Tag Archives: List

Top 10 Natural Bridges/Arches at NPS Sites

Although they look similar and are often listed together, arches are primarily wind formed, while natural bridges are carved by flowing water (though few still have water running beneath them).  The burnt-orange sandstone of southern Utah is famous for its numerous holes in the rock, as evidenced by the list below.  However, there are some other notable instances of these geologic features located throughout the National Park Service (NPS) system.  Click here to see all of our Top 10 Lists.

10. Channel Islands National Park (California)

A ferry ride out to Anacapa Island will swing by Arch Rock rising out of the Pacific Ocean

9. Zion National Park (Utah)

310-foot Kolob Arch is tucked against a cliff, so it is hard to see and harder to photograph

8. Golden Spike National Historic Site (Utah)

You can drive right up to the natural limestone Chinese Arch

7. Capitol Reef National Park (Utah)

Brimhall Natural Bridge is not easy to get to (it may require a swim), but it is incredible

6. Pictured Rocks National Lakeshore (Michigan)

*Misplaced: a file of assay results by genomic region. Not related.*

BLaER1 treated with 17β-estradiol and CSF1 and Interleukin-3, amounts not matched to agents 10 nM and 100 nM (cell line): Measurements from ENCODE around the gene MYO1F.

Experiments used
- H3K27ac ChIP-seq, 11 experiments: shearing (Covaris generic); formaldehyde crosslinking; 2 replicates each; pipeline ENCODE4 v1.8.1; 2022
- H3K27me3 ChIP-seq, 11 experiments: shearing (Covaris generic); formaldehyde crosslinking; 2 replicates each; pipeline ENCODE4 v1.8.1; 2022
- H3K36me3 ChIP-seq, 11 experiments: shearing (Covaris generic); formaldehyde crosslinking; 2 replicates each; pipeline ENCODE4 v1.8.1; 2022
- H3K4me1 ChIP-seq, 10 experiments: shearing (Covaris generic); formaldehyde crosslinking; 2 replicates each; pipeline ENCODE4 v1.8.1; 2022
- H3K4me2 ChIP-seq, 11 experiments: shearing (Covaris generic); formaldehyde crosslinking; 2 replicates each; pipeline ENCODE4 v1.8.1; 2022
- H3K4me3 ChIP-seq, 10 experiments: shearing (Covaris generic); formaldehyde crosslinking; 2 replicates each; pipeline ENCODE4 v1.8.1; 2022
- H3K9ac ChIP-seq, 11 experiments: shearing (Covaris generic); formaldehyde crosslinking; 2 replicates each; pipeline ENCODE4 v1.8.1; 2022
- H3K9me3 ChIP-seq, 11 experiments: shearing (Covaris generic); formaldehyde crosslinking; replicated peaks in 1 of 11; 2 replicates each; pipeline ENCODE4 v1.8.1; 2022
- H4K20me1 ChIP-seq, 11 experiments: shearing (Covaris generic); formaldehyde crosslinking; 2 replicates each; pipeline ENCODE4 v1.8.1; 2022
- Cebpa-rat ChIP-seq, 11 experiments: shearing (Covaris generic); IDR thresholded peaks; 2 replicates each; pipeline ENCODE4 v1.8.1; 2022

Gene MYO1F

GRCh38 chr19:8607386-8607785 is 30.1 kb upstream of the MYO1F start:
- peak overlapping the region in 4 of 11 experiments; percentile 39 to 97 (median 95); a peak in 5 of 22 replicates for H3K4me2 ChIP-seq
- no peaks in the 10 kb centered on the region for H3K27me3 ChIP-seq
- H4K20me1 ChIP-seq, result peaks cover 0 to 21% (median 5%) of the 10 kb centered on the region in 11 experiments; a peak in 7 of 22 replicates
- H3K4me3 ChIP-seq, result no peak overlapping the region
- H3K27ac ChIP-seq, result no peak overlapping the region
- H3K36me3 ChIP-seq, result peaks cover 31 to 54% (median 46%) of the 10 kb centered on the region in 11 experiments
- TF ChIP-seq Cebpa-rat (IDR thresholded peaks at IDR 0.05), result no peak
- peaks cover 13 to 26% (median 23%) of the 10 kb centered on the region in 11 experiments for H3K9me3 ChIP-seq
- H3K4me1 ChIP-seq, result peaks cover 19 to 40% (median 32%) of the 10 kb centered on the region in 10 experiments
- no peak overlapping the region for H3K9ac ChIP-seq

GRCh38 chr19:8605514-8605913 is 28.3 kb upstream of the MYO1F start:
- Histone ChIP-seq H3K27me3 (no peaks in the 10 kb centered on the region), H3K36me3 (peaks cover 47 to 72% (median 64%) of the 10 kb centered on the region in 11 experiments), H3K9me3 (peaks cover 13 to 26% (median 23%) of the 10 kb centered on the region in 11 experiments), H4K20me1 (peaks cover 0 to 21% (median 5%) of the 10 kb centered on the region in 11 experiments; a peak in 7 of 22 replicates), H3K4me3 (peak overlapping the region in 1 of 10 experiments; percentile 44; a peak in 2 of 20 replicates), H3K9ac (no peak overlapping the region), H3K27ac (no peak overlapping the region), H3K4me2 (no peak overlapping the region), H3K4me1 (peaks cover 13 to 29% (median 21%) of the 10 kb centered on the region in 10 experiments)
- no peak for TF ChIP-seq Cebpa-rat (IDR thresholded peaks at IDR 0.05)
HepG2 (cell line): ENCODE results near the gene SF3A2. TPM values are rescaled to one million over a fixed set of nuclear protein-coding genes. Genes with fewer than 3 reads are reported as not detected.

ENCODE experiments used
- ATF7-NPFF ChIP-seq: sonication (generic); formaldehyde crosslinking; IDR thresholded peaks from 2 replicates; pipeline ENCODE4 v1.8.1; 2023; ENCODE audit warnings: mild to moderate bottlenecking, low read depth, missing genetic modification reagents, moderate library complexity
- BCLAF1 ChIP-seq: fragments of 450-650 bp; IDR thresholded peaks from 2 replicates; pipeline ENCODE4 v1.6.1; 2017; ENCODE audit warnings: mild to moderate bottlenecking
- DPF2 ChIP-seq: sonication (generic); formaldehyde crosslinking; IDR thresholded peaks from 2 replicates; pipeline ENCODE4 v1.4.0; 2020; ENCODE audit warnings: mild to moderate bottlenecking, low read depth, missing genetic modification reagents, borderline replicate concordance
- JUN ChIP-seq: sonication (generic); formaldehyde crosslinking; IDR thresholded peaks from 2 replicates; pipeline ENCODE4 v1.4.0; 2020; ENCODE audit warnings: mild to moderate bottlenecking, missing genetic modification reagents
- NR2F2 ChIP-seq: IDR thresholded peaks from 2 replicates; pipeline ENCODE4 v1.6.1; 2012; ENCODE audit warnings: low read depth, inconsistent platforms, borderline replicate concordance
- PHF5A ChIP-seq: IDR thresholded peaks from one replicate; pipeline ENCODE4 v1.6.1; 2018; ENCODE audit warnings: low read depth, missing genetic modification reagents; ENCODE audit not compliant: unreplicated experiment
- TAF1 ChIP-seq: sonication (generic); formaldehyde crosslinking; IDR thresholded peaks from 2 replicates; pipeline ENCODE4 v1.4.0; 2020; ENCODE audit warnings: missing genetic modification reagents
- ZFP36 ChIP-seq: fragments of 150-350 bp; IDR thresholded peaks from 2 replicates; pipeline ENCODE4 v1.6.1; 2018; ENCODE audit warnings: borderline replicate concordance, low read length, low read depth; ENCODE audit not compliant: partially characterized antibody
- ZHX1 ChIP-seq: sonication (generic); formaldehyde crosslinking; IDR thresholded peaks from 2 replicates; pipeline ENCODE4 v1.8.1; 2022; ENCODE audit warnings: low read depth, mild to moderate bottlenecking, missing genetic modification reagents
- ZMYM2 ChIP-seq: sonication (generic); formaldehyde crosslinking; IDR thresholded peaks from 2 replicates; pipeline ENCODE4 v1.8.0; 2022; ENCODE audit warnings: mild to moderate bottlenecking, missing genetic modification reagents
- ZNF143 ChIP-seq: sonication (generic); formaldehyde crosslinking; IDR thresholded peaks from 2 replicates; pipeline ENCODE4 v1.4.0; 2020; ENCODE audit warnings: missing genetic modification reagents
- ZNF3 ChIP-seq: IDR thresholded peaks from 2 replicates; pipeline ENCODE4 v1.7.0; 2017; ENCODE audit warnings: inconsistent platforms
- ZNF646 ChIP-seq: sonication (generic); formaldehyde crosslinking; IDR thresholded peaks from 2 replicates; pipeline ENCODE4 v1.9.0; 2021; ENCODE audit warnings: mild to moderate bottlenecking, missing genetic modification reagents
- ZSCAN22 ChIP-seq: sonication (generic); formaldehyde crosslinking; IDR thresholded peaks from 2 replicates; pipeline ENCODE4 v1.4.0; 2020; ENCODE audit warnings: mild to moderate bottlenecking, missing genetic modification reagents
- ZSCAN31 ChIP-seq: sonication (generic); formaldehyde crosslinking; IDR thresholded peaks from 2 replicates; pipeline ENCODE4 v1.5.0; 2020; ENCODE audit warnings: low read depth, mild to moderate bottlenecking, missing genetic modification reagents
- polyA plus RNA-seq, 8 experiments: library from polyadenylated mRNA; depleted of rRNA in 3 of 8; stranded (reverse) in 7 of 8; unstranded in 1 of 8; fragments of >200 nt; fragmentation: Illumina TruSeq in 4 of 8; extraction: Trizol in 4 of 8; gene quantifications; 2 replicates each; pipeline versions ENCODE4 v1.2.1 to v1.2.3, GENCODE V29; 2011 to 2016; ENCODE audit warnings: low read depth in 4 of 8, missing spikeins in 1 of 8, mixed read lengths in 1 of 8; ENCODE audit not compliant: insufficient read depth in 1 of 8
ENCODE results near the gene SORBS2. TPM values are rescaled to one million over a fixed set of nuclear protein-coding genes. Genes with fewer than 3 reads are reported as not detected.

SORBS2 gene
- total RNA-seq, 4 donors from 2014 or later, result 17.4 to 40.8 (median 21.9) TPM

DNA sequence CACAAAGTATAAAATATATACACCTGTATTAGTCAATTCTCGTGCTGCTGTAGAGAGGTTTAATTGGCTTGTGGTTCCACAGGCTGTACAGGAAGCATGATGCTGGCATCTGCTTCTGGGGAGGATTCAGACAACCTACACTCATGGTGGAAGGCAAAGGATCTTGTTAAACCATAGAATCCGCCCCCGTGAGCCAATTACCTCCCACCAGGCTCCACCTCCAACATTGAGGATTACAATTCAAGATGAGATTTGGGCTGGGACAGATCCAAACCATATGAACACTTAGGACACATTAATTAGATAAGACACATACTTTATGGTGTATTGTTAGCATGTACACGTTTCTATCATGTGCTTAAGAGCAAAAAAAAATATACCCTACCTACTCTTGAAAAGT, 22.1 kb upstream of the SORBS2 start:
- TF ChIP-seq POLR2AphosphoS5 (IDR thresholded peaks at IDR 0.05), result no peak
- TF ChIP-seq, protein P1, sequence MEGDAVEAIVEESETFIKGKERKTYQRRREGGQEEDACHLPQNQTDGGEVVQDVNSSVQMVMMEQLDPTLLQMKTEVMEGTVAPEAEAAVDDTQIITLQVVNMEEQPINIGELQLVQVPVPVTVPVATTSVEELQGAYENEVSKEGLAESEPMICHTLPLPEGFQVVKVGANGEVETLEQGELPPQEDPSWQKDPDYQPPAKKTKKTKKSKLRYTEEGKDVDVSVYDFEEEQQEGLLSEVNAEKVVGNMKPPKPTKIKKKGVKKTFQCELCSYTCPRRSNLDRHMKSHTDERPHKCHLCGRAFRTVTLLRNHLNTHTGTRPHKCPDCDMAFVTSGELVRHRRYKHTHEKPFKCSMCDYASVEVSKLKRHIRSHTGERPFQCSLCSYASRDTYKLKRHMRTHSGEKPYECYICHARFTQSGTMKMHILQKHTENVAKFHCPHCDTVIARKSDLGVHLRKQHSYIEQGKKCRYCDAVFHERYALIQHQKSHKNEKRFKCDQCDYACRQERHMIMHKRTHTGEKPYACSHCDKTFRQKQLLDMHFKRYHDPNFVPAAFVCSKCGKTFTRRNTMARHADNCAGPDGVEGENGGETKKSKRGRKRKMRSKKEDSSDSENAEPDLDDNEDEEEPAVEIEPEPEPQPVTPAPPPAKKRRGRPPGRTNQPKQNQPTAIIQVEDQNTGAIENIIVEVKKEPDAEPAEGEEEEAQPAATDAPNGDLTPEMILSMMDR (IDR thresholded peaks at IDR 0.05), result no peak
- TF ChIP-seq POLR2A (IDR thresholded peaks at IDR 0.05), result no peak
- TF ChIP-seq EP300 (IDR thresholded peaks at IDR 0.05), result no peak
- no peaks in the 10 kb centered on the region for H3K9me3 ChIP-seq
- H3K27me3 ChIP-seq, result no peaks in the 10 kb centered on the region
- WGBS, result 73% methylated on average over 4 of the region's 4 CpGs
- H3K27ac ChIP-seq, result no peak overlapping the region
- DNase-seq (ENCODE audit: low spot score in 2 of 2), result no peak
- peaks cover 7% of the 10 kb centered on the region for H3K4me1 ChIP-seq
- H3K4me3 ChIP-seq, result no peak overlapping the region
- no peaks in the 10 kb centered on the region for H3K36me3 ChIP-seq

It is a challenging eight miles roundtrip to kayak through Petit Portal on Lake Superior

5. Canyonlands National Park (Utah)

Seeing Druid Arch and Angel Arch requires two long day hikes, but both are worth the effort

4. Big South Fork National River and Recreation Area (Tennessee-Kentucky)

It is an easy two-mile hike to see the massive Twin Arches (which are actually natural bridges)

3. Natural Bridges National Monument (Utah)

Three impressive natural bridges, including the 268-foot span of 220-foot tall Sipapu Bridge, which is second only to…

2. Rainbow Bridge National Monument (Utah)

290-foot tall Rainbow Bridge (the largest natural bridge in the world) is surrounded by Glen Canyon National Recreation Area

…and finally the #1 NPS site for natural bridges or arches:

1. Arches National Park (Utah)

This park contains 2,500 wind-carved holes ranging in size from a minimum of three feet to 290-foot wide Landscape Arch (the fifth longest span in the world)

Honorable Mentions

Bryce Canyon National Park (Utah)

No surprise that you can also find these impressive geologic features in the fifth National Park in southern Utah

Big Bend National Park (Texas)

Balanced Rock does not technically count as either an arch or a natural bridge, but it is neat

Hawai‘i Volcanoes National Park (Hawai‘i)

Holei Sea Arch still exists but its access trail was destroyed by lava flows